Why 10 cases of dengue fever in Hawaii are much scarier than the rest

Obsession
Contagion
Obsession
Contagion

Hawaiian mosquitoes have been busy it seems. Local health authorities just confirmed 10 new cases of dengue fever, an excruciating disease nicknamed “breakbone fever.” That brings the total to 23 so far this year.

There’s something especially worrisome about these new 10 cases, though: They came from the bites of local mosquitoes. This ups the risk of an epidemic—an ominous prospect for a state that earns nearly a fifth of its GDP from tourism. After the first dengue cases were confirmed in a 2001 epidemic that tore through the island of Maui, the average number of daily visitors fell 30% (paywall) (though Sept. 11 likely had an impact too).

News of the virus may have have gone, er, viral. Allie Wesenberg, a star of the video web series Internet Killed Television, had returned to Florida from a Hawaii vacation when she fell ill and was hospitalized. However, it’s not yet certain whether she—or the eight or nine people in their tour group—have dengue:

When news of Wesenberg’s illness broke, a state epidemiologist insisted that “we don’t have local dengue in our mosquitoes.”

It turns out, though, Hawaii’s mosquitoes most definitely do—which means that the outbreak can get much bigger unless officials and the community either kill the mosquitoes or prevent people from being bitten.

Neither is easy. Dengue—which causes searing eye, head and bone pain, and has no cure—spreads when a mosquito sucks the blood of someone who’s already carrying the virus, and then bites another person who hasn’t yet been infected. Most cases occur in Latin America, Asia, and the Caribbean, in densely populated cities where the most notorious dengue-carrying mosquito, Aedes aegypti, thrives.

The virus usually shows up in wealthy, well air-conditioned Western countries only when travelers “import” it from the dengue-infested tropics.

The problem for tourist destinations like Hawaii and other developed-world vacation hotspots is that you get visitors from all over—including dengue-endemic places—who want to spend time outside, making them more likely to be bitten. Tell them to stay indoors or slather themselves in DEET, and they’ll book a ticket for whale-watching in Vancouver instead.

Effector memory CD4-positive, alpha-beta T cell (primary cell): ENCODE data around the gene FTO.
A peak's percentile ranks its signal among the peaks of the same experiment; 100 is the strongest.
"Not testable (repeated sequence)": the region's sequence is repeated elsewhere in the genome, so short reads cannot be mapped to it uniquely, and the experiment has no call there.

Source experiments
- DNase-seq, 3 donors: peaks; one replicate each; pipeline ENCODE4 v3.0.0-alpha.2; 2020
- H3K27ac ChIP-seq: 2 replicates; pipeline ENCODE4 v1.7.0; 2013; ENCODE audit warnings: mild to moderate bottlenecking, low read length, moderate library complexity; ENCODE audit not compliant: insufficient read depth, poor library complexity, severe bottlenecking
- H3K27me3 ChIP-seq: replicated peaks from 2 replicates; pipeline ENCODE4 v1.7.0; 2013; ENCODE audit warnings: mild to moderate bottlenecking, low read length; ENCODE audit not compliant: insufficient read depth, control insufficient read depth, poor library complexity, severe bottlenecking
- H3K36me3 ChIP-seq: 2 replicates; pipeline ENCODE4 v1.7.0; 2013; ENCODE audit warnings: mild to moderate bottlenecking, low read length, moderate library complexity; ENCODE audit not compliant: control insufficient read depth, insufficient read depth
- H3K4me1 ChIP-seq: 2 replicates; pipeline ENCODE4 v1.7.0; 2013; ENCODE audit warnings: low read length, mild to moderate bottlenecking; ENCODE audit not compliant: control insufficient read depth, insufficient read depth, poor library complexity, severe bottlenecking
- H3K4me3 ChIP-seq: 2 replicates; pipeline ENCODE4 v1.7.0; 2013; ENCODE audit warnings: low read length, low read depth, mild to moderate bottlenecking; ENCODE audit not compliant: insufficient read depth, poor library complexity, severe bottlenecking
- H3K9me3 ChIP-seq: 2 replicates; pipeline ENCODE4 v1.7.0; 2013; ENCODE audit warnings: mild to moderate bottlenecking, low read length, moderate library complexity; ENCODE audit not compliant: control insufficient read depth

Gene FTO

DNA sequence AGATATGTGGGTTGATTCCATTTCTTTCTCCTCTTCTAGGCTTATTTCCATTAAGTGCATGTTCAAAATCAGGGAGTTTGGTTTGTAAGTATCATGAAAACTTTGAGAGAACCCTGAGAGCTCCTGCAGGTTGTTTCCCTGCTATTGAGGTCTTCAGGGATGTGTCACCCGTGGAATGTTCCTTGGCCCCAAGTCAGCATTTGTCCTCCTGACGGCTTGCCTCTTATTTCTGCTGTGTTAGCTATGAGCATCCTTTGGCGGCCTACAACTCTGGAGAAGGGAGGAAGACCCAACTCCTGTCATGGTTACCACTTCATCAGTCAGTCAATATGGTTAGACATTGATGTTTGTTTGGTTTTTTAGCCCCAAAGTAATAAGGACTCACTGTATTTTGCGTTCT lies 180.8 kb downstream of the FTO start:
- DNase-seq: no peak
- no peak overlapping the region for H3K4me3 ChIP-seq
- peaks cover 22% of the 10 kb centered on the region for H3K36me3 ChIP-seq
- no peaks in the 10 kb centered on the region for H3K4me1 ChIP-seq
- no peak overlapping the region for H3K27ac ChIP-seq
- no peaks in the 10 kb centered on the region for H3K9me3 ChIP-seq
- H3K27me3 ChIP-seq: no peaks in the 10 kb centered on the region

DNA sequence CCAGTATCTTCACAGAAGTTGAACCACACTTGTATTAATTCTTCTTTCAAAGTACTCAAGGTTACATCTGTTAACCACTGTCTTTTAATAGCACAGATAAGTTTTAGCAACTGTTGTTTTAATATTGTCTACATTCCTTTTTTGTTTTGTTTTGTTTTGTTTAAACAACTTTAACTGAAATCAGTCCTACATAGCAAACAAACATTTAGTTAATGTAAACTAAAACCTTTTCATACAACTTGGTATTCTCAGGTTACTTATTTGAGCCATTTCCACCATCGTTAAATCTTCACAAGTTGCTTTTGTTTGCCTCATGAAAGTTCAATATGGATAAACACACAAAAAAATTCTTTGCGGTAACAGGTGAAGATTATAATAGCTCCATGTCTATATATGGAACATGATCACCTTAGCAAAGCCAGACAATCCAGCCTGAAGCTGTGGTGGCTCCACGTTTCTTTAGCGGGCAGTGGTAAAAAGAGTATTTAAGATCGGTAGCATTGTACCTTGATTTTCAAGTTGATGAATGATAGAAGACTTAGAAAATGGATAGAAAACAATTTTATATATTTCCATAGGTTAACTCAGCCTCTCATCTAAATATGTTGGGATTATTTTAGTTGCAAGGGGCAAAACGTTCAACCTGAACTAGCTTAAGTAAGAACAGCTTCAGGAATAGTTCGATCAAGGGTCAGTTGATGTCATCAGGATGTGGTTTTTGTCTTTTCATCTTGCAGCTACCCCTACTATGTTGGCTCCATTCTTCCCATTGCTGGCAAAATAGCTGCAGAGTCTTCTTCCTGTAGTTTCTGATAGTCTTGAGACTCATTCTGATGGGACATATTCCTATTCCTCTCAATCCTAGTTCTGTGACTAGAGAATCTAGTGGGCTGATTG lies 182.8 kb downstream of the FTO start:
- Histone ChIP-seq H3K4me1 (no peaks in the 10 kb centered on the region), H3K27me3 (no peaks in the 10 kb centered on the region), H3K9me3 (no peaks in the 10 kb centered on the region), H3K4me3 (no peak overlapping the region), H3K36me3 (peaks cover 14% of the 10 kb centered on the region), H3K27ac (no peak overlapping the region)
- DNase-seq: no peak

The culprit of Hawaii’s dengue outbreak isn’t clear—which can make preventing an epidemic tricky.

Though Hawaii eradicated Ae. aegypti in the 1940s, it survived in swaths of the Big Island, including near where the recent spate of cases seem to have come from. However, Ae aegypti’s East Asian cousin, the Asian tiger mosquito (Ae. albopictus) caused the 2001 epidemic. While Ae. aegypti‘s fondness for human habitats makes it tougher to zap with sprayed pesticides, the Asian tiger mosquito’s more versatile living habits can make them harder to target. Plus, pesticides also harm many other creatures—a worry for Hawaii’s ecotourism heavy industry.

Regardless of which species is responsible, recurrent locally transmitted outbreaks raise the specter of a much bigger concern, though, as more of Hawaii’s population becomes infected. A person who has already gotten one dengue strain is vulnerable to much deadlier forms of the disease—including one with Ebola-like symptoms—should a mosquito carrying another viral strain happen to feed on their blood. The steady influx of honeymooners, surfers, and adventurers from dengue-endemic parts of the world makes this ugly possibility more likely.

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